Maximal intransitive groups will be $S_a\times S_b$ and have comparatively small index. I think once $d>6$ (otherwise there is a small number effect) the maximal subgroup of maximal index will always be transitive: If $d$ is prime, $AGL(1,d)$ is transitive, maximal, of larger index; if $d=a\cdot b$, then $S_a\wr S_b$ is transitive, maximal of larger index. (To show this one only needs to estimate $x!\cdot (n-x)!$ versus $a!^b\cdot b!$.)
The question on what the largest index is will depend on properties of $d$, as it often will be an almost simple group, and even the sporadic groups can come in. For example if $d$ is prime it will typically be $AGL(1,p)$. If $d-1$ is prime, I think $PGL(2,p-1)$ will be maximal of largest index.
On the other hand for some degrees (e.g. 33,34) no relevant simple groups, or in fact primitive groups of large index, exist and an imprimitive wreath product becomes the best option.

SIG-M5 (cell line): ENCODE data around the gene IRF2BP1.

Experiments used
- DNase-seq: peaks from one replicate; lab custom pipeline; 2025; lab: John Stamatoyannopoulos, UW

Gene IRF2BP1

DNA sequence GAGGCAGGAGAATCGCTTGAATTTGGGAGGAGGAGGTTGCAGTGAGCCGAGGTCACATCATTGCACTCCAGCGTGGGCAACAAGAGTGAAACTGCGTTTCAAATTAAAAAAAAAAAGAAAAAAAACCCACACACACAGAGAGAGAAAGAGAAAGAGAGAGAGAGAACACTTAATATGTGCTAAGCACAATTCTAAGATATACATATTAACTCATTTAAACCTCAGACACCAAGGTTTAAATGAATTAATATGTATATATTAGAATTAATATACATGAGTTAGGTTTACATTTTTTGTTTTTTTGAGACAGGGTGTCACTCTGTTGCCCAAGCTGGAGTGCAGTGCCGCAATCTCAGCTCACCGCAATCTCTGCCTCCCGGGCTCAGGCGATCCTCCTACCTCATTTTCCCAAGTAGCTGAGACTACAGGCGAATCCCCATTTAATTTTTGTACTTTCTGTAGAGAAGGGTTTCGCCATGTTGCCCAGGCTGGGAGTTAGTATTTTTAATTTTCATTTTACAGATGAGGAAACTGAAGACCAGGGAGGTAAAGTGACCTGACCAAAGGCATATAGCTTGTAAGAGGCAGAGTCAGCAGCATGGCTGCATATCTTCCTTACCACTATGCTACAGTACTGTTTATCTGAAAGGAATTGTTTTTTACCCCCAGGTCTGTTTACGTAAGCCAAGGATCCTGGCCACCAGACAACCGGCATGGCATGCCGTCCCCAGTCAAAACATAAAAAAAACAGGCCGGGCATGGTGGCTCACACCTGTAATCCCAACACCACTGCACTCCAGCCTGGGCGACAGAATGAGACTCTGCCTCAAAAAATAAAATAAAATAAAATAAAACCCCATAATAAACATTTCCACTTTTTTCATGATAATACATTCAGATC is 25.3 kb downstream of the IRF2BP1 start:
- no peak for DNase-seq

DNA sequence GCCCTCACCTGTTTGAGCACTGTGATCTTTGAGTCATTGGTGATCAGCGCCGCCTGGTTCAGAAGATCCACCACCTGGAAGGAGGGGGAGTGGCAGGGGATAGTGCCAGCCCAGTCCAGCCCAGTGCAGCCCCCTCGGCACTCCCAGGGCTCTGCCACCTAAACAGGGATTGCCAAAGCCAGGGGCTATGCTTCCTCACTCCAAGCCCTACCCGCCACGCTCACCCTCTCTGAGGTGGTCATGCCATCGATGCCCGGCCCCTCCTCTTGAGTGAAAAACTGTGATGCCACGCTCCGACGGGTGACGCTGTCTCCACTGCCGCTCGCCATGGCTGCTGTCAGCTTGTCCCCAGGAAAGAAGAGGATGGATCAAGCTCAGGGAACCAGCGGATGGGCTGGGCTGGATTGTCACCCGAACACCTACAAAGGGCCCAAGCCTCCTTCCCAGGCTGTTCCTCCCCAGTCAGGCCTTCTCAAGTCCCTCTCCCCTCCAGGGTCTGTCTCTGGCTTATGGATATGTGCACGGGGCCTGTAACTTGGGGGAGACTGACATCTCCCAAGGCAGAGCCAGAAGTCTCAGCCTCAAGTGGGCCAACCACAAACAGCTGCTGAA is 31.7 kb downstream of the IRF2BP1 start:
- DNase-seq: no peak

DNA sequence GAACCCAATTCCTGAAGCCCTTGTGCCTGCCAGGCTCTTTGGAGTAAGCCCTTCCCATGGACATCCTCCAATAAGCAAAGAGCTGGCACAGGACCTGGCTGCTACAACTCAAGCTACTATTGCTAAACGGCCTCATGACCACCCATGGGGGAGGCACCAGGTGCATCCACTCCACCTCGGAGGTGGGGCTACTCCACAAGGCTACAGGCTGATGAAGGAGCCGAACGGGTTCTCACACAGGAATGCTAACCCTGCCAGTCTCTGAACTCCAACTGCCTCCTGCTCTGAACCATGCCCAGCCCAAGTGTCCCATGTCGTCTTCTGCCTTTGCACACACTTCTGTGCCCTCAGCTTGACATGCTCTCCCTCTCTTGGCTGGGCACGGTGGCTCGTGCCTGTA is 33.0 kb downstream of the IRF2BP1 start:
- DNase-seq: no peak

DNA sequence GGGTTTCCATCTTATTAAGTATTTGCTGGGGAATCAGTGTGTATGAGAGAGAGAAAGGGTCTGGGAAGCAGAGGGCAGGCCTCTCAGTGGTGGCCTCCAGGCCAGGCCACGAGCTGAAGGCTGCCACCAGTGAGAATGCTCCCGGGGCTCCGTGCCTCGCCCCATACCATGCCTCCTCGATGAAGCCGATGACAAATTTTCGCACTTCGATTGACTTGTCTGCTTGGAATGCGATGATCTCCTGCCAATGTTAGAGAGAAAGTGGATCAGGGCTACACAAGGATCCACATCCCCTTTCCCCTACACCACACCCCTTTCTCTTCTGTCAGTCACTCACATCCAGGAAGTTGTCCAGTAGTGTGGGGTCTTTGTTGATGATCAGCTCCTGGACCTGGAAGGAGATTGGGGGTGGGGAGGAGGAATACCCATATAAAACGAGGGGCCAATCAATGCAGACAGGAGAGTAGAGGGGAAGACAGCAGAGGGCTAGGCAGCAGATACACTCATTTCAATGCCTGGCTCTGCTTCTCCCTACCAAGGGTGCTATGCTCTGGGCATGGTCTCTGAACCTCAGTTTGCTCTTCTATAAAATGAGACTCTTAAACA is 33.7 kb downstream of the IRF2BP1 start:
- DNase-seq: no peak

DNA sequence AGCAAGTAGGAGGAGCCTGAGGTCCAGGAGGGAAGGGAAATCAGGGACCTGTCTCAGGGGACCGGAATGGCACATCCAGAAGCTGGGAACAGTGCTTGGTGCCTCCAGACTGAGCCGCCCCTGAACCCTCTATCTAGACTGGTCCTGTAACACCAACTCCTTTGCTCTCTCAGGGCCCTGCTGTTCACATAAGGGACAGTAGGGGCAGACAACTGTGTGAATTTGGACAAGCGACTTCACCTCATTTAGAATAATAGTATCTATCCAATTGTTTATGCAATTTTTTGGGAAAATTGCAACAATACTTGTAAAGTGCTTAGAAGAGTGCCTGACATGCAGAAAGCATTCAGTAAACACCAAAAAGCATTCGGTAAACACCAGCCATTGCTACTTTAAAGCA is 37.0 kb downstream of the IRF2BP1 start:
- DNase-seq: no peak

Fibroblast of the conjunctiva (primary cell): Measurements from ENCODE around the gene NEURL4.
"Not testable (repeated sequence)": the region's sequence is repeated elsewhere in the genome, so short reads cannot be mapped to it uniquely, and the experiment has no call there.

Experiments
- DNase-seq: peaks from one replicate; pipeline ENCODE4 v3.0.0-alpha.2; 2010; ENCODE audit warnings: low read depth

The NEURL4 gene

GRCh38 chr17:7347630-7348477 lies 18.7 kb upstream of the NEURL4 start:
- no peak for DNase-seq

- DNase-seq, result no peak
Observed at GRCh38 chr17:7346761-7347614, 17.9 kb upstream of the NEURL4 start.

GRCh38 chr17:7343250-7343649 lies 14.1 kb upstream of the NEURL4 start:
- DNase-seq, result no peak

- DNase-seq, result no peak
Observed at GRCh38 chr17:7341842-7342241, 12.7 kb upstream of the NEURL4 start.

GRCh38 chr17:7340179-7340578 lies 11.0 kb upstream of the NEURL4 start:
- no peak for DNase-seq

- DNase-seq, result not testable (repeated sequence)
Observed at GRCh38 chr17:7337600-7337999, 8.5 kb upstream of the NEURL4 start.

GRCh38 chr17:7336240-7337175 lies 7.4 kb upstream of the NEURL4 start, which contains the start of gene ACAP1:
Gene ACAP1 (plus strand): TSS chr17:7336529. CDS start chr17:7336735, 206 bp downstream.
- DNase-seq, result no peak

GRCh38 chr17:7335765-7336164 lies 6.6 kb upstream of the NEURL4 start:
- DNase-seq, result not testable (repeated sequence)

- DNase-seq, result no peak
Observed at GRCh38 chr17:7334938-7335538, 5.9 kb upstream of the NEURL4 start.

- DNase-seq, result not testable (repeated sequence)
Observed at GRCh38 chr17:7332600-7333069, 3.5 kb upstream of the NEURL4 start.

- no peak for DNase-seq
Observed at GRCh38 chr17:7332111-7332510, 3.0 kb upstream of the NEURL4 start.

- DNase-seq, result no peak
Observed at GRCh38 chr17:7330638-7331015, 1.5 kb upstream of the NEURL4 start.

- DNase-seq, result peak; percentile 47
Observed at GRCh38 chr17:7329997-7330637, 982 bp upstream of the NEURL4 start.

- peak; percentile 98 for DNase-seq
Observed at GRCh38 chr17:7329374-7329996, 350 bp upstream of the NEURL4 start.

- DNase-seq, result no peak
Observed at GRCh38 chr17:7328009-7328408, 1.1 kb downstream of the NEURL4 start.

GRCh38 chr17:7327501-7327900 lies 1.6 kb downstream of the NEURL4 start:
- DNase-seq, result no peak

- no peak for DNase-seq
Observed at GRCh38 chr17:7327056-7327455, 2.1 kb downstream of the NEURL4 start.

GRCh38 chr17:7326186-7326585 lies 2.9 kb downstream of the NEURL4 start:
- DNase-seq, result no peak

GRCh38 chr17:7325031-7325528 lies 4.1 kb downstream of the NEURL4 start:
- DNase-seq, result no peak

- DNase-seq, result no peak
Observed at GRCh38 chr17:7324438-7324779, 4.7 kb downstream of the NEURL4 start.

So as a generic answer I think $a!^b\cdot b!$ with $n=ab$, $a$ the smallest prime divisor, is the best estimate one can hope for.
The relevant paper is:
Liebeck, Martin W.(4-LNDIC); Praeger, Cheryl E.(5-WA); Saxl, Jan(4-CAMBC)
A classification of the maximal subgroups of the finite alternating and symmetric groups.
J. Algebra 111 (1987), no. 2, 365–383.
A GAP program to find the indices for small degrees is:
for i in [2..100] do